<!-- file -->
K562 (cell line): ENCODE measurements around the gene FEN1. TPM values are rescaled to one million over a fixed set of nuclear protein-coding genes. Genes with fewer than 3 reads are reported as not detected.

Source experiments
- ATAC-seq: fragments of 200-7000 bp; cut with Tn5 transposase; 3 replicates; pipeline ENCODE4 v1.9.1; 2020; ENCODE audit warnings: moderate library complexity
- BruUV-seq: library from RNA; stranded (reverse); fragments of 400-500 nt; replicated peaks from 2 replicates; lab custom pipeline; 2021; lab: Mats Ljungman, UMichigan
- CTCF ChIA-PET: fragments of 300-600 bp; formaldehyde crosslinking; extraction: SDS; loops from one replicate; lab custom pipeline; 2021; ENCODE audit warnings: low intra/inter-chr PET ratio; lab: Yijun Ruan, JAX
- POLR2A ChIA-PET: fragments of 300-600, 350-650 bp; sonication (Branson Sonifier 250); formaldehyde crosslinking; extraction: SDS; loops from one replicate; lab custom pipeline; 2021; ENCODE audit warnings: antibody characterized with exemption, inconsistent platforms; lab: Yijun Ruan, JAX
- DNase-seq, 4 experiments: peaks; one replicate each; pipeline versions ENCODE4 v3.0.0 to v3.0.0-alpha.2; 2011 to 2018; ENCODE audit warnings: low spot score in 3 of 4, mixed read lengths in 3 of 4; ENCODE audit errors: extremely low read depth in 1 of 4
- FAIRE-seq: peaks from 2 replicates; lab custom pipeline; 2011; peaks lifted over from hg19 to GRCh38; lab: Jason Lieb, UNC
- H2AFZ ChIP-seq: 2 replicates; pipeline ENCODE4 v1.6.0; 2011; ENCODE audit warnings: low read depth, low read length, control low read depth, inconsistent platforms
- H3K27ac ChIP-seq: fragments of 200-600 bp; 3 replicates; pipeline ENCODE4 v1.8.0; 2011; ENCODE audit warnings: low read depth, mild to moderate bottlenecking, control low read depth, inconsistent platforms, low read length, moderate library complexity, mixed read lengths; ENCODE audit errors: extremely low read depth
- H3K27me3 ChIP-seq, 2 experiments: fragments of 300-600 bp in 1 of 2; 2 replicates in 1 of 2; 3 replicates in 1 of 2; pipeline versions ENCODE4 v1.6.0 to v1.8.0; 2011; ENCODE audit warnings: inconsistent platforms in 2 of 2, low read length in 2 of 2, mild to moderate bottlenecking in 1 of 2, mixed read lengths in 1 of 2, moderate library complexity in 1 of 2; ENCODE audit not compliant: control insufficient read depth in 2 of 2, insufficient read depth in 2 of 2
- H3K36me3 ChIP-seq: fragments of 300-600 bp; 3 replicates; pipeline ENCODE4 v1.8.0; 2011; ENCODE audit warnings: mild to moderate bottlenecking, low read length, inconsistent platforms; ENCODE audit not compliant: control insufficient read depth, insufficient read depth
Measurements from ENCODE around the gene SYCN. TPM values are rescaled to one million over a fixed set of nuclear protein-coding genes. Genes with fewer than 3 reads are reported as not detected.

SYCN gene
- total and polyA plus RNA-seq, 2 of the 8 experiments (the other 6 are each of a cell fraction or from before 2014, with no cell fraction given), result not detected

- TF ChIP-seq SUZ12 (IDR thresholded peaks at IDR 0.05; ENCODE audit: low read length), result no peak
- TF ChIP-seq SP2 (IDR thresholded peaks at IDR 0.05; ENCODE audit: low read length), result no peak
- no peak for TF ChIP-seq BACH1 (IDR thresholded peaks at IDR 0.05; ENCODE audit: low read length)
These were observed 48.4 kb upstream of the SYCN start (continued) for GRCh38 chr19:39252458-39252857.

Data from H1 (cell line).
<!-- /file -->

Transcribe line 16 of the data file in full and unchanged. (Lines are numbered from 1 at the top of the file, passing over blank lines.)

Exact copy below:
- TF ChIP-seq SUZ12 (IDR thresholded peaks at IDR 0.05; ENCODE audit: low read length), result no peak